Look inside: Data analysis for every company

Technology has had a tremendous effect on the way we do business in the last few years, and it only seems to be accelerating with every passing day. Along with this rapid technological advancement has come its by-product—data. Lots and lots of data is generated every day through technology and now companies and organizations are looking at how this data can be analyzed to identify trends, issues, insights and more.

“Big data is here, and it’s offering tremendous value to companies when it comes to business intelligence,” says Collin Pullar, president of the Saskatchewan Construction Safety Association. “For large companies, it’s easy to assign resources for data analysis. But what about smaller organizations?”

Big and small

As of 2020, Saskatchewan was home to 146,016 small businesses. With 124 small businesses for every 1,000 people in the province, we have the second highest per capita rate of small businesses in Canada. These figures align with the Saskatchewan construction industry, where most companies are small businesses with four to five employees. Only the top five per cent of construction companies in Saskatchewan have more than 10 employees. How can these smaller companies take advantage of what data can offer them?

Start somewhere

Pullar says it can start with using the resources you already have. “Your own websites and social media can provide data about who is visiting you online, where they are from, and what they want to know about you,” he says. “Google Analytics alone can provide valuable information for marketing and business development.”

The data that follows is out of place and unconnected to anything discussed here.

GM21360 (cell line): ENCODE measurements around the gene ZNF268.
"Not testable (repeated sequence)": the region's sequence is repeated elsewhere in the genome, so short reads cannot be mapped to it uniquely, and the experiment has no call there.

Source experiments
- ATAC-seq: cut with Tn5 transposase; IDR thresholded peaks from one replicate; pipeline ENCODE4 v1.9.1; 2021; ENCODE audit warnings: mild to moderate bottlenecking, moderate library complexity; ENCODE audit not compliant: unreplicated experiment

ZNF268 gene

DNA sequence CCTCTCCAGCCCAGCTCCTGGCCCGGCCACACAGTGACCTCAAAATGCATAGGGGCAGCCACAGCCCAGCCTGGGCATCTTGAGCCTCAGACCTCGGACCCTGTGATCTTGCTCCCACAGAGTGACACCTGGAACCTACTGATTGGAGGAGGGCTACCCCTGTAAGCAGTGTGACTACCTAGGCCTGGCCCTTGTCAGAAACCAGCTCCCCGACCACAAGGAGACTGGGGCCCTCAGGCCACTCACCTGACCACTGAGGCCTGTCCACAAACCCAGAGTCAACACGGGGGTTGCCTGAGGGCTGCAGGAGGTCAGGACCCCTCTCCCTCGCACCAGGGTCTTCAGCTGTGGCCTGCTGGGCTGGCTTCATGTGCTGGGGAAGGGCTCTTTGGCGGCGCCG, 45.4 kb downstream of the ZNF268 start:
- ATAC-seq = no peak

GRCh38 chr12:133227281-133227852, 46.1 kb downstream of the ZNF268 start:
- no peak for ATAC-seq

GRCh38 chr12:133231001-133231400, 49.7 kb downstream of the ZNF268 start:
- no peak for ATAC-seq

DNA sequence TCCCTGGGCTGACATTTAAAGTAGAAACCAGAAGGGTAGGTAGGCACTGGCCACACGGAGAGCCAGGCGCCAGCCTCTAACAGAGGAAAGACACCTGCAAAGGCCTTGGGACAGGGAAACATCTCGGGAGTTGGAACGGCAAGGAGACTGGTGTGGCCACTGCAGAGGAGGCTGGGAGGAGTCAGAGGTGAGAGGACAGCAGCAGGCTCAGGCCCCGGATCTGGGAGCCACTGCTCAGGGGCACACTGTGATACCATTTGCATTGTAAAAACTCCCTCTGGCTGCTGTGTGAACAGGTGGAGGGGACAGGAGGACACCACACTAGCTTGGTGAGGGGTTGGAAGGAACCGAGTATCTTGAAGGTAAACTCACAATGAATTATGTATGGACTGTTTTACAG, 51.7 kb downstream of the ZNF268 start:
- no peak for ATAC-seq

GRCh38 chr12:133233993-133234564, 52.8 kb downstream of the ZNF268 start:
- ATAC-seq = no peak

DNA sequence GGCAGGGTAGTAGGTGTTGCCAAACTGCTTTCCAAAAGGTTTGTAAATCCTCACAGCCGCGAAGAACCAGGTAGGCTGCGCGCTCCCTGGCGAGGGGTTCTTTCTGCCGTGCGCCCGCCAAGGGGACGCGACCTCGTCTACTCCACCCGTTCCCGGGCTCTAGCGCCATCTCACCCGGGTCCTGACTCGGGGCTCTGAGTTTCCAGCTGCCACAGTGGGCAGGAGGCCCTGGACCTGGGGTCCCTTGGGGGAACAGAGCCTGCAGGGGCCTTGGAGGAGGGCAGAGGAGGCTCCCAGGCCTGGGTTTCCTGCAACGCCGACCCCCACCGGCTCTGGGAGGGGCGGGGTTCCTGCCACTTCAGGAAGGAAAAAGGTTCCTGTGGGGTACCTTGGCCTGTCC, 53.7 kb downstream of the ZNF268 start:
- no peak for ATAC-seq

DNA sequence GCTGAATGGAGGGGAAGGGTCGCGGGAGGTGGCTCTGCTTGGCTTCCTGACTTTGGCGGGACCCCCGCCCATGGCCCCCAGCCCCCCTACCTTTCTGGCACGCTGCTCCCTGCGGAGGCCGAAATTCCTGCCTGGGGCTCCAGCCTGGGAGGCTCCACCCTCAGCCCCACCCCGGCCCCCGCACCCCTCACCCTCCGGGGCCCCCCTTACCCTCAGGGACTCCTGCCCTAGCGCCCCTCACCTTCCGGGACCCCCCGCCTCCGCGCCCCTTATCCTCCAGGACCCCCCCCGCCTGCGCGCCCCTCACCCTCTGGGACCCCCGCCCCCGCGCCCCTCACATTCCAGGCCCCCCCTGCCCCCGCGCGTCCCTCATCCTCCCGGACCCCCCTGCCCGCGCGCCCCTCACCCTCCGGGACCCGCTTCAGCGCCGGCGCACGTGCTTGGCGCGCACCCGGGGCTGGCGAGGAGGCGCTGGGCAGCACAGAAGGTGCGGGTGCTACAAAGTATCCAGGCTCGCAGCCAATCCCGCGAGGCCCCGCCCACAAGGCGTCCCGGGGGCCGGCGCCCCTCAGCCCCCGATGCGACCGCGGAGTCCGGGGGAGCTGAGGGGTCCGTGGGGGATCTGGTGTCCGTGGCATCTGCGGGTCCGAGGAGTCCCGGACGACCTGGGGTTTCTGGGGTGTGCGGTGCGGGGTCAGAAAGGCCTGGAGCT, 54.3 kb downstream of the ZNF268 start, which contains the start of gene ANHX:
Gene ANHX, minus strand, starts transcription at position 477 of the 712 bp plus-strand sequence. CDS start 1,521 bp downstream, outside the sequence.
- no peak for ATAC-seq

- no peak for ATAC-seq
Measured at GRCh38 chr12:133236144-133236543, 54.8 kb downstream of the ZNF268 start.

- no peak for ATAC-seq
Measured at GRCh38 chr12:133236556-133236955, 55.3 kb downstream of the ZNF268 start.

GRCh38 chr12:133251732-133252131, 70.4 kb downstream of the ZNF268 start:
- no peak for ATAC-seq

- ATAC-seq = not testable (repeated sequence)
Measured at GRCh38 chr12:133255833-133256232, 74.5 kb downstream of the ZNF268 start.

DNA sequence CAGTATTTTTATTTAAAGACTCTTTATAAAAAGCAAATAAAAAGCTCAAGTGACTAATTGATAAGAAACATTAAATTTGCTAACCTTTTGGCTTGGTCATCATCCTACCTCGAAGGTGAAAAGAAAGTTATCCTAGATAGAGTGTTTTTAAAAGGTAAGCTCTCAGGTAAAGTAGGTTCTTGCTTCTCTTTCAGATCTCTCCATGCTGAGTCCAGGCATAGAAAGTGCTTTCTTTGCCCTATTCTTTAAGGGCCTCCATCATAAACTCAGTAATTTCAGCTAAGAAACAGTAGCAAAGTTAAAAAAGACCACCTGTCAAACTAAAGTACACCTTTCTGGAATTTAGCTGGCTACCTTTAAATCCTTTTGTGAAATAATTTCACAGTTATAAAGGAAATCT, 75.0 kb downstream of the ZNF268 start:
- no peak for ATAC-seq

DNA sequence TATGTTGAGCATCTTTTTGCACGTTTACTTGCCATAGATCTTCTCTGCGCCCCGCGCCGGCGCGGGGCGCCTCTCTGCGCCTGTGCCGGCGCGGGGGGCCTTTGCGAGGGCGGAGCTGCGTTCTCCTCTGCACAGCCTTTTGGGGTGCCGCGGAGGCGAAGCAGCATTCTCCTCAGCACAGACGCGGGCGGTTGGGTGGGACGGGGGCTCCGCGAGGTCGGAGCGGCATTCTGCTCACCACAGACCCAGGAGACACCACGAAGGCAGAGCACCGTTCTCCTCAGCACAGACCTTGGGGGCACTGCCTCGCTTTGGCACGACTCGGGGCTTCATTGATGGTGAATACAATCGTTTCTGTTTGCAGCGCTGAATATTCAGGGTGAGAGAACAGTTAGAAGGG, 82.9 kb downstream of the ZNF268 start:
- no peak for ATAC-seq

A company’s own data—such as payroll, sick leave, insurance claims and safety records—can also yield insights when they are analyzed together. Looking at the data set as a whole—such as seeing when safety incidents occurred in conjunction with new hires—can lead to identifying issues like the need for better onboarding.

“When you take a look at your data from a holistic perspective, you can find things you may not have otherwise discovered,” says Pullar. “An audit might be a big job, but it can pay off in terms of learning about your organization and what you can do better.”

Get together

Associations can also play a role in helping with data and learning from it. “The SCSA has seen the value data can provide from a safety perspective,” says Pullar. “We have aggregated a lot of data from our member companies to examine historic and current trends. We put together easy-to-use dashboards in our SCSA Analytics tool that members can use to make better-informed decisions about their safety practices.” The combination of a company’s own information, plus data about the entire industry, can also help find problems and solutions. When you can see how you compare to others in your industry, that is a learning opportunity. Insights from others can show you where you are now, and where you need to go.

“The future of data is here, and it’s here to stay. We’re here to help your organization learn and make the right decisions,” says Pullar. “The question now is: do you want to be leading, or lagging?”

Saskatchewan Construction Safety Association